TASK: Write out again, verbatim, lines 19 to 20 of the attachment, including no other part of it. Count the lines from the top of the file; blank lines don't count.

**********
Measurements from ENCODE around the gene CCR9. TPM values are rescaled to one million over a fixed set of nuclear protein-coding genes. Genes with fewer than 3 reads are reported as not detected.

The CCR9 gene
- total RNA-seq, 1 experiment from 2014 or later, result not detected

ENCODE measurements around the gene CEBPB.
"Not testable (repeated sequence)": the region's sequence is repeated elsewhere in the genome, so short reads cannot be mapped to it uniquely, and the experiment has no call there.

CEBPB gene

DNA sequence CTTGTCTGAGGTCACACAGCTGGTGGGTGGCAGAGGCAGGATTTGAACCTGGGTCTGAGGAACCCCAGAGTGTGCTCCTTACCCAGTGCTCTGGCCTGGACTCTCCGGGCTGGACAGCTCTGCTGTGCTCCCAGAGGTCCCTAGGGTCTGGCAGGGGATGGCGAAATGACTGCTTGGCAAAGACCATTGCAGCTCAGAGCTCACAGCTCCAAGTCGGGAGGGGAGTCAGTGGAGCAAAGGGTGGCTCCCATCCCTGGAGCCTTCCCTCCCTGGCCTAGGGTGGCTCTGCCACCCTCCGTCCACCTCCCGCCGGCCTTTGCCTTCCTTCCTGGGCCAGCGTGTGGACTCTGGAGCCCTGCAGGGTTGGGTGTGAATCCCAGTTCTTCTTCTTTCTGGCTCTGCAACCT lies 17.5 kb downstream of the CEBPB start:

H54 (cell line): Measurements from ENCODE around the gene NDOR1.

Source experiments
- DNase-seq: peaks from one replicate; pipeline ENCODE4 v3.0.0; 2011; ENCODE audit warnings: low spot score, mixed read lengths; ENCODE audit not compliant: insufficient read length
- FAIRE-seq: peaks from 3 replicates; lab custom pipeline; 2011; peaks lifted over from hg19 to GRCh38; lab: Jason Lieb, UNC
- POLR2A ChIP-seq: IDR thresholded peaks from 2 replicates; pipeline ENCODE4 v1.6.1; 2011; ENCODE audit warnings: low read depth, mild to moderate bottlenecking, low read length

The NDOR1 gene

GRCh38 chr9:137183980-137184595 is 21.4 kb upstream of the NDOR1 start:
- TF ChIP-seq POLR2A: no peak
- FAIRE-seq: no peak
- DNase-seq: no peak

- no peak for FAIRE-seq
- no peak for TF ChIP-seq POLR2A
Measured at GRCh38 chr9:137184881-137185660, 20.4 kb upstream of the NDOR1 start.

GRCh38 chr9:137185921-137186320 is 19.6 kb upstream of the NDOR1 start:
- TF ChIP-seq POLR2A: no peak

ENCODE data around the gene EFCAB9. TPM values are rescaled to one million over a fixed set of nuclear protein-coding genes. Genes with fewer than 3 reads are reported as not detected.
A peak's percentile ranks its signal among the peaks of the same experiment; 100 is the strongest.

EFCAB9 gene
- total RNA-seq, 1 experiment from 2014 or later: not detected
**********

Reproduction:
- no peak for TF ChIP-seq POLR2A
Measured at GRCh38 chr9:137184881-137185660, 20.4 kb upstream of the NDOR1 start.